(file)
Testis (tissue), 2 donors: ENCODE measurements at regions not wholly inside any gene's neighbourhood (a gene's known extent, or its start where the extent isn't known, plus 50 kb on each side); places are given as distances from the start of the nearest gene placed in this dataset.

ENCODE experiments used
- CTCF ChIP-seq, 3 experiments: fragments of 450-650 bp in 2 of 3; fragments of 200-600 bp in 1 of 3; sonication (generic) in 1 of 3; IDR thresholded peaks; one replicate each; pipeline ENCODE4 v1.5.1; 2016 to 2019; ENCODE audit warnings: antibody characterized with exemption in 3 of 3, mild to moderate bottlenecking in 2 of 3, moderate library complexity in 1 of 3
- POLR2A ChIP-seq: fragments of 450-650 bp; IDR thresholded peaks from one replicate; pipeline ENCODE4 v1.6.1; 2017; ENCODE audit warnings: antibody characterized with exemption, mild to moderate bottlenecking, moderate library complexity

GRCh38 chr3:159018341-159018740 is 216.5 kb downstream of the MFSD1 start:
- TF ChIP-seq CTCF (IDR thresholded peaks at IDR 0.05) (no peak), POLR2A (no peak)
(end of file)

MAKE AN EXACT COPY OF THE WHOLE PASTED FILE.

Testis (tissue), 2 donors: ENCODE measurements at regions not wholly inside any gene's neighbourhood (a gene's known extent, or its start where the extent isn't known, plus 50 kb on each side); places are given as distances from the start of the nearest gene placed in this dataset.

ENCODE experiments used
- CTCF ChIP-seq, 3 experiments: fragments of 450-650 bp in 2 of 3; fragments of 200-600 bp in 1 of 3; sonication (generic) in 1 of 3; IDR thresholded peaks; one replicate each; pipeline ENCODE4 v1.5.1; 2016 to 2019; ENCODE audit warnings: antibody characterized with exemption in 3 of 3, mild to moderate bottlenecking in 2 of 3, moderate library complexity in 1 of 3
- POLR2A ChIP-seq: fragments of 450-650 bp; IDR thresholded peaks from one replicate; pipeline ENCODE4 v1.6.1; 2017; ENCODE audit warnings: antibody characterized with exemption, mild to moderate bottlenecking, moderate library complexity

GRCh38 chr3:159018341-159018740 is 216.5 kb downstream of the MFSD1 start:
- TF ChIP-seq CTCF (IDR thresholded peaks at IDR 0.05) (no peak), POLR2A (no peak)